August 8, 2014
Re: August is National Immunization Awareness Month
The New Jersey Department of Health wants to remind you that August is National Immunization Awareness Month, a good time for New Jerseyans of all ages to protect themselves and their communities by getting up-to-date on their vaccinations. This annual observance highlights the importance of immunizations across the lifespan.
Each week of National Immunization Awareness Month focuses on promoting vaccination of different age groups. You can access these “Toolkits” and other useful information at http://www.nphic.org/niam-toolkit.
Childhood vaccines protect against 14 serious diseases by the age of two. According to the 2012 National Immunization Survey (NIS), nearly 75 percent of New Jersey children ages 19 - 35 months received the recommended vaccine doses compared to the national average of approximately 72 percent. These vaccines provide protection against diphtheria, tetanus and pertussis (whooping cough), polio, measles, mumps and rubella, Haemophilus influenzae type b (Hib), hepatitis B, and chickenpox. It is also recommended that children get vaccinated against rotavirus, hepatitis A and pneumococcal disease and everyone six months of age and older can get annual flu shots.
Children who are 11 to 12 years of age should receive the Tdap (tetanus, diphtheria and pertussis) vaccine, meningococcal conjugate vaccine, and human papillomavirus (HPV) vaccine.
Immunizations are not just for kids. Every adult should get the Tdap vaccine once. Women should receive the vaccine each time they are pregnant to protect their babies against whooping cough. Adults should receive a Td booster shot every 10 years. Tdap may be given as one of these boosters if the individual has not already gotten a dose.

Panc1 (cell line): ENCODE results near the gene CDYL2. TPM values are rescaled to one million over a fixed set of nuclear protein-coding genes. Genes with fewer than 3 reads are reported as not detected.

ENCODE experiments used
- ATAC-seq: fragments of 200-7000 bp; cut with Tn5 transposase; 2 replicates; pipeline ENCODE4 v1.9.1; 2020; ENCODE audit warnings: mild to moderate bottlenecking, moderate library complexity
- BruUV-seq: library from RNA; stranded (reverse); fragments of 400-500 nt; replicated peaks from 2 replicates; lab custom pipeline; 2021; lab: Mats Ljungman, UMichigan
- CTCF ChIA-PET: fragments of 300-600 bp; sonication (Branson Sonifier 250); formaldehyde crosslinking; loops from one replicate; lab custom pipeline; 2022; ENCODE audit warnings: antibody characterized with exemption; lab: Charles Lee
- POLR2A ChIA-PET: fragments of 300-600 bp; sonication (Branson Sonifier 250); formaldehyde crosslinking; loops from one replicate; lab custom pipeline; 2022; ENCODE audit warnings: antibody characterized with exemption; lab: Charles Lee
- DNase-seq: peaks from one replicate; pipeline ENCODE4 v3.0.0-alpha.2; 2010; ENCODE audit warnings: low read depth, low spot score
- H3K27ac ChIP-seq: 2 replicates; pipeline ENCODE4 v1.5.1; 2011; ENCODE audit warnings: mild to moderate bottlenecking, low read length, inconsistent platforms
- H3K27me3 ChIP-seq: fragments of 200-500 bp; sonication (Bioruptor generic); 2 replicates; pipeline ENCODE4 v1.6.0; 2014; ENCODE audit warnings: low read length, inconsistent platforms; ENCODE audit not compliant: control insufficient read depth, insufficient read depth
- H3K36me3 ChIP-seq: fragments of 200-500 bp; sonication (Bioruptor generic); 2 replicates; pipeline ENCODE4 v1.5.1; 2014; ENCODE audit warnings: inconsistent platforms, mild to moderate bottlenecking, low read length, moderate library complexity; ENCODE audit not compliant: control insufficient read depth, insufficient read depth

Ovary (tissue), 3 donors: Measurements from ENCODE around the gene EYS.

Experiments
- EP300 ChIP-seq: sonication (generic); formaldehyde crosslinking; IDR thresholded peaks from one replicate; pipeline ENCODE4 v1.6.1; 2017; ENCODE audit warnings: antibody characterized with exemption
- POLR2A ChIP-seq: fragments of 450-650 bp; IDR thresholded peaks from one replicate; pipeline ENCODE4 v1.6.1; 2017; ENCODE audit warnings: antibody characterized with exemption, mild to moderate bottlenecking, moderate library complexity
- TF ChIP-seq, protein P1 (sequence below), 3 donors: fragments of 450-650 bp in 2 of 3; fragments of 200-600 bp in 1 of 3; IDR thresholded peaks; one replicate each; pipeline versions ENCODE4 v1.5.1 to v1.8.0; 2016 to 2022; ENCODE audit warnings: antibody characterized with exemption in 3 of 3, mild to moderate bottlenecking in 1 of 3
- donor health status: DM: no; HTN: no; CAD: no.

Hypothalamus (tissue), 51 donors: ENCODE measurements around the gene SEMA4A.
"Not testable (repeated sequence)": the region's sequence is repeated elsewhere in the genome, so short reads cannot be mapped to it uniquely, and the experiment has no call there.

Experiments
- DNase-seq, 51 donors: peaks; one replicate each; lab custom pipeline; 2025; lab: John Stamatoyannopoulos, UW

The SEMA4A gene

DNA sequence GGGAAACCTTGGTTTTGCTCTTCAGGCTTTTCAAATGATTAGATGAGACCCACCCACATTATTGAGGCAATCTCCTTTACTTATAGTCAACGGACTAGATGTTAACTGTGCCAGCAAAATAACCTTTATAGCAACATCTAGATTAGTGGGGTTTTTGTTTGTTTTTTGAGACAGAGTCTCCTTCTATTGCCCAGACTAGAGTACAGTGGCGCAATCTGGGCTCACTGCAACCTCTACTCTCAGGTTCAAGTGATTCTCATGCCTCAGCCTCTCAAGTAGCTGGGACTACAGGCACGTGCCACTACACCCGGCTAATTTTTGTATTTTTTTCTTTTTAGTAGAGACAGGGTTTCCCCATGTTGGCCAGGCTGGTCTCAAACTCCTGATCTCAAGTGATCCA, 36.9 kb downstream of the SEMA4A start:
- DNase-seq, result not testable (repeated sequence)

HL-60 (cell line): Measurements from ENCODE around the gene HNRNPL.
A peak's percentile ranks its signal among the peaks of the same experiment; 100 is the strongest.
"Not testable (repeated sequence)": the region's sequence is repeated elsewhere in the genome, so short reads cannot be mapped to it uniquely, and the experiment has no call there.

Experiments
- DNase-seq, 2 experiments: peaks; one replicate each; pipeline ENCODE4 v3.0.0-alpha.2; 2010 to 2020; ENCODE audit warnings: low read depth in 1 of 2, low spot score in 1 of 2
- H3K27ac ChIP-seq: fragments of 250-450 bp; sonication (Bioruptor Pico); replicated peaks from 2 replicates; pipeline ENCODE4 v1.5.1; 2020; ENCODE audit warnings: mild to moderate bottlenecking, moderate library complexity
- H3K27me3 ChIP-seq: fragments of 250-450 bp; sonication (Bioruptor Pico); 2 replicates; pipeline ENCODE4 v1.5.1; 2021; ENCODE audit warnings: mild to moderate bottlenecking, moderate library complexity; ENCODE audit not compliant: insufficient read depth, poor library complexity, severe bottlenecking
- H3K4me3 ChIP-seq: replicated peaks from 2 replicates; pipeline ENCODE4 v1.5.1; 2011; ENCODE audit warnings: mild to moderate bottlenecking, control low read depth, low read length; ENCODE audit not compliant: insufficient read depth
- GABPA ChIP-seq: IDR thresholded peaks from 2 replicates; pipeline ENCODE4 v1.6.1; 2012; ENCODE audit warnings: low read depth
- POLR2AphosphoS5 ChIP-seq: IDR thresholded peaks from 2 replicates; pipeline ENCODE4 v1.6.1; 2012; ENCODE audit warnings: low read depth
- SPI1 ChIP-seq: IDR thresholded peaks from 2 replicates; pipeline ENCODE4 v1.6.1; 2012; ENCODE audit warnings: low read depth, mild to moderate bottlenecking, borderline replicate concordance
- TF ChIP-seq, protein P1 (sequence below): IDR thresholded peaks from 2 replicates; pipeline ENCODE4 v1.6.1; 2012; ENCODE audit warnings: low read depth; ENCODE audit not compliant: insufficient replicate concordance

In recognition of National Immunization Awareness Month, the New Jersey Department of Health encourages health professionals to organize and participate in activities that promote the importance of immunizations. The National Public Health Information Coalition, in collaboration with Centers for Disease Control and Prevention (CDC), has developed a toolkit that is available online at www.nphic.org/niam.
For information about New Jersey's immunization requirements for child care, preschool, school, and college please visit http://nj.gov/health/cd/imm.shtml.
Information about vaccines, recommended immunization schedules for all age groups and the Vaccines for Children Program (a federally funded program that provides vaccines at no cost to children of low-income families) can be found at the CDC website at www.cdc.gov/vaccines.
Very truly yours,
William G. Dressel, Jr.